20th Century British Art
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Horace Mann Livens (1862-1936)

Painter and etcher of interiors, landscapes, townscapes, flowers and poultry. Born 16 December 1862 in Croydon, Surrey, son of a colonial broker. He began studying under Walter Wallis at Croydon School of Art, while working in his father's office in the City. He worked under Verlat at the Académie Royale des Beaux-Arts, Antwerp, circa 1885, where he met and became a friend of Van Gogh. Inviting Livens to Paris the following year, Van Gogh wrote: 'Since I am here in Paris I have very often thought of yourself and work. You will remember that I liked your colour, your ideas on art and literature and I add, most of all your personality . I would very much like to know what you are doing and whether you ever think of going to Paris. If ever you did come here . I will share my lodgings and studio with you so long as I have any.. I felt sure at the time that you are a thorough colourist and since I saw the impressionists I assure you that neither your colour nor mine as it is developing itself, is exactly the same as their theories.' Livens accepted the invitation to Paris and spent time studying French painting, and was especially influenced by Whistler and Japanese prints. He exhibited at the RA from 1890-9, NEAC from 1896-1904, and at the Grosvenor Gallery and abroad; he was Foundation Associate of the IS. His first one-man exhibition was at the Goupil Gallery, 1911. In 1916 he illustrated E. V. Lucas's London Revisited . Livens exhibited until 1929, afterwhich ill health prevented him form working - he died at Harrow on 5 October 1936. His work is held in the Tate and the Government Art Collection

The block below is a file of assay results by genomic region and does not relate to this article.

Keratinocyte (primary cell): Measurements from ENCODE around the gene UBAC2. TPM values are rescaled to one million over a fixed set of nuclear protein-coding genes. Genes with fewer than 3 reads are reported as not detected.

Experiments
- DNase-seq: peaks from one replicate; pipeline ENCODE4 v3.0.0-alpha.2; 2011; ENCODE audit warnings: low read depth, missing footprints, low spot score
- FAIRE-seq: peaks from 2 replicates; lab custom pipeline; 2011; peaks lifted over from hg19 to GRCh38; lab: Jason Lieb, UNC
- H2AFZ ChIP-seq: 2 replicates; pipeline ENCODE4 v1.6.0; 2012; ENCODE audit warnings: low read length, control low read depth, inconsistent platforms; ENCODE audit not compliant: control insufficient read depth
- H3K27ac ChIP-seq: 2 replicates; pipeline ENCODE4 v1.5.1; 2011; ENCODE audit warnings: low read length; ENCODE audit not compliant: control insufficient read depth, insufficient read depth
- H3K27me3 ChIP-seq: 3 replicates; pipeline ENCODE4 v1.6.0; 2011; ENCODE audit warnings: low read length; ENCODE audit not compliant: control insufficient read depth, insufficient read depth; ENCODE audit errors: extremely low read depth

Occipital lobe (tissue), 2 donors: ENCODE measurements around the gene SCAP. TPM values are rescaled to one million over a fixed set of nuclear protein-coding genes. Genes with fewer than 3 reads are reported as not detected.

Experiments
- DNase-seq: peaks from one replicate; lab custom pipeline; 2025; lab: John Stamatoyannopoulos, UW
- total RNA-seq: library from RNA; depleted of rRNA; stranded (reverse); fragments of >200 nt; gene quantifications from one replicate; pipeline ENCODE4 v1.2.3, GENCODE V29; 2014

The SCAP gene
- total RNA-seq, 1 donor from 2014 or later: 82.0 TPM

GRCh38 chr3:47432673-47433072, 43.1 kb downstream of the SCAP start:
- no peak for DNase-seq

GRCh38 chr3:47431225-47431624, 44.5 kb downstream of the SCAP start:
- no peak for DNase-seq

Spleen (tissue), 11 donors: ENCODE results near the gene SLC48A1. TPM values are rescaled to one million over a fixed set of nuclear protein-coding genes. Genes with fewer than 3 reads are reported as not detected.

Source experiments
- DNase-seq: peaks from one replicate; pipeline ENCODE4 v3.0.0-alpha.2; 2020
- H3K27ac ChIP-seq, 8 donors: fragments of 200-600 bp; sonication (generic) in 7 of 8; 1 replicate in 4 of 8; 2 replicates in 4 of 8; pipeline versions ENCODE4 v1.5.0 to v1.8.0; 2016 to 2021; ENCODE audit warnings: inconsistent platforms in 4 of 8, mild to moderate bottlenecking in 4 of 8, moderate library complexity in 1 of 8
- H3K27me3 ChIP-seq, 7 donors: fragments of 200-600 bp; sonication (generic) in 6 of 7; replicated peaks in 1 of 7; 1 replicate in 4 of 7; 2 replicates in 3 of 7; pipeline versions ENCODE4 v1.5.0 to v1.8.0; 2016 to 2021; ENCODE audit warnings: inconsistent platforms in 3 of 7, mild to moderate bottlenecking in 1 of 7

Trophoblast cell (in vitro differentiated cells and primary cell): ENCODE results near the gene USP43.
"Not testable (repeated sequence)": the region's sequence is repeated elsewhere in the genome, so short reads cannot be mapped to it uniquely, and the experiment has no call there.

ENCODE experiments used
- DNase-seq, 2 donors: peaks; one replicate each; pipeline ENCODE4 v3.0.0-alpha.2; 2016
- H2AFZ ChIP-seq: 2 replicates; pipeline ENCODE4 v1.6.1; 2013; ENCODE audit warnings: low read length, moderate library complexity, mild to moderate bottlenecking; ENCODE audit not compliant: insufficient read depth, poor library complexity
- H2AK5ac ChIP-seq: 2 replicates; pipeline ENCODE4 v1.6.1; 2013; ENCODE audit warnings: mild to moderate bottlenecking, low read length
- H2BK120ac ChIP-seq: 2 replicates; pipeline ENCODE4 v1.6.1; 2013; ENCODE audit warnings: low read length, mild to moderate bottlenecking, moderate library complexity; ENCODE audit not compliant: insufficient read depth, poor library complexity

After Livens' death in 1936 two events occurred which threatened to destroy the work on which his early reputation had been built: during World War II a number of his paintings, in store in London, disappeared in the bombing, and in 1957 a fire at his widow's home in Harrow destroyed a further group of his work. The Times obituary stated that Livens "once enjoyed a singular reputation" - but, save for a few admirers, he has long been forgotten

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